Here’s case number 5. Because the other cases I used always looked a bit crappy (to me at least) after the coating had worn off, especially on the edges, I this time wanted to use a case with a native color that looked good when it showed through.
So I ordered the a case from dx.com which was described as “hard plastic wooden case”. Ok, it was hard plastic, came cracked and looked like wood/bark. The only issue besides the crack was the wooden structure which was not printed on, but was a rather soft fabric based sticker foil.
But then to quit is to fail, so I decided to go on as planned.
Creating the structure
Trying to use my drill bits to create the structure didn’t work this time. The top cover was too soft and would only clog the teeth of the bit.
Therefore a reverse approach was needed.
So first I went to collect some rust pieces from my Thunderbird’s trunk lid (below you see one of them on the right side of the case).
Then I mixed up some Araldite 2k resin, tinted it with a couple of drops of burnt umbra airbrush acrylic color and applied some bumps with a toothbrush. Lastly I glued the Thunderbird rust scraps on with the Araldite. check out the images below for some details on the “naked” case.
To get realistically looking rust edges and a thicker top coat of flaking-off color I applied the salt technique as in some previous cases.
I took this technique from scale modelling, where it is mainly used to weather cars, tanks, railorads cars or houses.
The process is basically wetting the surface, sprinkling different sizes of coarse sea salt grains on the water splotches and then letting it fully dry.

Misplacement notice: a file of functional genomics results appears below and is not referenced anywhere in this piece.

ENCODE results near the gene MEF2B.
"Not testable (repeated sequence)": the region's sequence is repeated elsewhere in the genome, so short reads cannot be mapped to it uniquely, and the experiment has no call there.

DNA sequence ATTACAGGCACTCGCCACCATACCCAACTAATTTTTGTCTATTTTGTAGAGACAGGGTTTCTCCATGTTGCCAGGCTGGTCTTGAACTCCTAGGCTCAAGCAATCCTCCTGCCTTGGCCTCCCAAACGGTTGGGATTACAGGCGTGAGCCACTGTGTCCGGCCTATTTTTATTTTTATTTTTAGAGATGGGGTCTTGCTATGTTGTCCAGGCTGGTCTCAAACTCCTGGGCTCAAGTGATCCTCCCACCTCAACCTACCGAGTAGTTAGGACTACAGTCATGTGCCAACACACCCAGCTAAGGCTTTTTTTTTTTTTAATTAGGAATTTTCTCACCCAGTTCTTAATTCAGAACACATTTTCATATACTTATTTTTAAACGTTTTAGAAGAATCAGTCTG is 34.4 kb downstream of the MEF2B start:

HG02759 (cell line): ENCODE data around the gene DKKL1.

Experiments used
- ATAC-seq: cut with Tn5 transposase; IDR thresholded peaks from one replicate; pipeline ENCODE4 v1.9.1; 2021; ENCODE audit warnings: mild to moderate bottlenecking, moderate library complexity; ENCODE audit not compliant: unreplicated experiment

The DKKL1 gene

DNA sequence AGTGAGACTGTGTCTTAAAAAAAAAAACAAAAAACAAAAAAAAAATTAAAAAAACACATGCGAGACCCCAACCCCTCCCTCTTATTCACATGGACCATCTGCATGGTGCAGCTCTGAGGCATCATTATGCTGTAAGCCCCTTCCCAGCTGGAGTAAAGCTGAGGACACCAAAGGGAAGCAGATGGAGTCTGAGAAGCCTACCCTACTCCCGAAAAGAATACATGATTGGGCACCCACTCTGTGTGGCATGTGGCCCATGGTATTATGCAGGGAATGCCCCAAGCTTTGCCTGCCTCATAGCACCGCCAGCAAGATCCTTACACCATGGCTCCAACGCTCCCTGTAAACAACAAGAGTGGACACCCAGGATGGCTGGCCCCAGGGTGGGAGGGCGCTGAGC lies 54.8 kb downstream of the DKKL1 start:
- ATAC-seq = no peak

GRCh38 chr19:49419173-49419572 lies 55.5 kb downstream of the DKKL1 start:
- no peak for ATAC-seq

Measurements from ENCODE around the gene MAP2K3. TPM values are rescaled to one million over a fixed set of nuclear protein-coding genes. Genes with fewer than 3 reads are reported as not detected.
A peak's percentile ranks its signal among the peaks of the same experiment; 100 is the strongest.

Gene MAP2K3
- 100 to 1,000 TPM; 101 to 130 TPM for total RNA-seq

After that, spray the top color on in 2 to 3 coats .
When the top color hast almost completely dried, rub the color off with the salt. If the color is too dry at this stage, too much is taken off with the salt. If it’s too soft still, the color tends to smear the surface beneath, because it is usually even softer below the top surface.
So this is a rather tricky thing, and you’ll find out the right degree of drying time as you go.
Then I gave it a finishing touch by scraping off some additional color, especially from the real metal rust parts.
Finally the mandatory top coats of matte varnish, and the thing was done.
Check out some more shots of case number 5 below.
Basically that’s it for case 5.
At the time of this writing I’m already filing on my concepts for case #6, which will probably include real rust sections, a 3D printed Shapeways case, salt technique and probably another color than blue this time. Maybe also some crackle paint and vintage prints.
I haven’t used this case in the wild yet, so no reports on this for now.